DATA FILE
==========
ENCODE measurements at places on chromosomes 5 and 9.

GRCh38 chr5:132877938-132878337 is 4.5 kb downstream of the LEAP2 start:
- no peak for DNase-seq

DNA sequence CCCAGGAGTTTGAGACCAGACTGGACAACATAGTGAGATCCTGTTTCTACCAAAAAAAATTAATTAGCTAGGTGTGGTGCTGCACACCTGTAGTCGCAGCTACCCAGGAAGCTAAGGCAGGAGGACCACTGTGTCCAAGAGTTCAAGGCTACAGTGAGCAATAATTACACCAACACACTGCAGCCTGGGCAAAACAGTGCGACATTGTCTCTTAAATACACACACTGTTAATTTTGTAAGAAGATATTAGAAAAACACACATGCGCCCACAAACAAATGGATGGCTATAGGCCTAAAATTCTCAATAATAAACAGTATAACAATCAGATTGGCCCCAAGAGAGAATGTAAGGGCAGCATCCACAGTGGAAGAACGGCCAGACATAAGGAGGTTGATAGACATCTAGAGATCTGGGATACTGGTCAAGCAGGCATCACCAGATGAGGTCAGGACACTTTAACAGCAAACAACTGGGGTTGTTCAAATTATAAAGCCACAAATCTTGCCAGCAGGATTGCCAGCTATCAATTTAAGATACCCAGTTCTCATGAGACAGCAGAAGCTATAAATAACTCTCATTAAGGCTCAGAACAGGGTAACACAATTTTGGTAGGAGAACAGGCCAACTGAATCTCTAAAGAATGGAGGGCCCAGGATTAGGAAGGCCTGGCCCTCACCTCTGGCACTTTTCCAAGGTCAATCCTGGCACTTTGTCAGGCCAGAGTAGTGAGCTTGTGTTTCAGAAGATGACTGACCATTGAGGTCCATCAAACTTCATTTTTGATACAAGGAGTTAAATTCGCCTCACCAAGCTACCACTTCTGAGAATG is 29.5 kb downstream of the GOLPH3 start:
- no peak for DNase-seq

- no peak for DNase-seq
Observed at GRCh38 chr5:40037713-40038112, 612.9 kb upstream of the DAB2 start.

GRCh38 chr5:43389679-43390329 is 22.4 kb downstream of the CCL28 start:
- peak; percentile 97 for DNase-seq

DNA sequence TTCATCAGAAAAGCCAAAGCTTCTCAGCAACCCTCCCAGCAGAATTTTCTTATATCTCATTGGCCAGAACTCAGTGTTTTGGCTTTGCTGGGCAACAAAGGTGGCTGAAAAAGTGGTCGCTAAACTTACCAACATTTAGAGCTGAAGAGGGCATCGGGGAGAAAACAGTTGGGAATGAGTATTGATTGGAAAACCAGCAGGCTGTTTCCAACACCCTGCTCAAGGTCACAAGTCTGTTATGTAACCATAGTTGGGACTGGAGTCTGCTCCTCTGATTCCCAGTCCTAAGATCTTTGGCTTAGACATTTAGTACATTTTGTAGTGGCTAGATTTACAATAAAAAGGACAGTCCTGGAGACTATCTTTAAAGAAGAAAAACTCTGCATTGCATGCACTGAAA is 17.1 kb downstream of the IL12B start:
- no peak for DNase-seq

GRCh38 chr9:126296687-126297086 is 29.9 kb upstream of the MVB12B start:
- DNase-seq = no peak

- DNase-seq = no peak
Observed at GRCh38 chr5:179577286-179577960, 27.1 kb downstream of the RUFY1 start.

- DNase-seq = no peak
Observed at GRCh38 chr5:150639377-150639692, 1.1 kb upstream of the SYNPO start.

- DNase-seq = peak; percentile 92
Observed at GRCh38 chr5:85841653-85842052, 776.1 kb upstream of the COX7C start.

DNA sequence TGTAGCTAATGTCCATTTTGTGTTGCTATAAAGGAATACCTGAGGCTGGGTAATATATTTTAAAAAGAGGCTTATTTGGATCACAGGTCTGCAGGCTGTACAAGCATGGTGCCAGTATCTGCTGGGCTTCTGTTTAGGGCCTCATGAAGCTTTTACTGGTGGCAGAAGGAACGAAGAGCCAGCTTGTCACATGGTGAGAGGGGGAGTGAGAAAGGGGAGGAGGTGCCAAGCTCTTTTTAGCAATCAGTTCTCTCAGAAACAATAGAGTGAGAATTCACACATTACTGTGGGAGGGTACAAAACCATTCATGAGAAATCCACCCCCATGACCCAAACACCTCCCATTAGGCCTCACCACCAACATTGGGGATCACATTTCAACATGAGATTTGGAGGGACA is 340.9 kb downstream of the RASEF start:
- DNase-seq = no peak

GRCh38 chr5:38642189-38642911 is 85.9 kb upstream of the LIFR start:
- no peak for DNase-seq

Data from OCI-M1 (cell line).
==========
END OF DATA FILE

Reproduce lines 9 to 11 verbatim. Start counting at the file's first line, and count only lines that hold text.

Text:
- peak; percentile 97 for DNase-seq

DNA sequence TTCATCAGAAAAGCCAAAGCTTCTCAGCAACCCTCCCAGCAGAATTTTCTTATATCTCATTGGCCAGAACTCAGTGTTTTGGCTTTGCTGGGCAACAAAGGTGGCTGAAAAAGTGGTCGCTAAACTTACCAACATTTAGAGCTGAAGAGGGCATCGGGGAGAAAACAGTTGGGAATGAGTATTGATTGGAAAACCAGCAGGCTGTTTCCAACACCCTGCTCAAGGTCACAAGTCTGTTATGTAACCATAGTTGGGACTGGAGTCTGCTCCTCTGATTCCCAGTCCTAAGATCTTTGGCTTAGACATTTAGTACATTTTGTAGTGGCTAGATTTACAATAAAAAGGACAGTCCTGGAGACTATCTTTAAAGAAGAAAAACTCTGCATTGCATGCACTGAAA is 17.1 kb downstream of the IL12B start:
- no peak for DNase-seq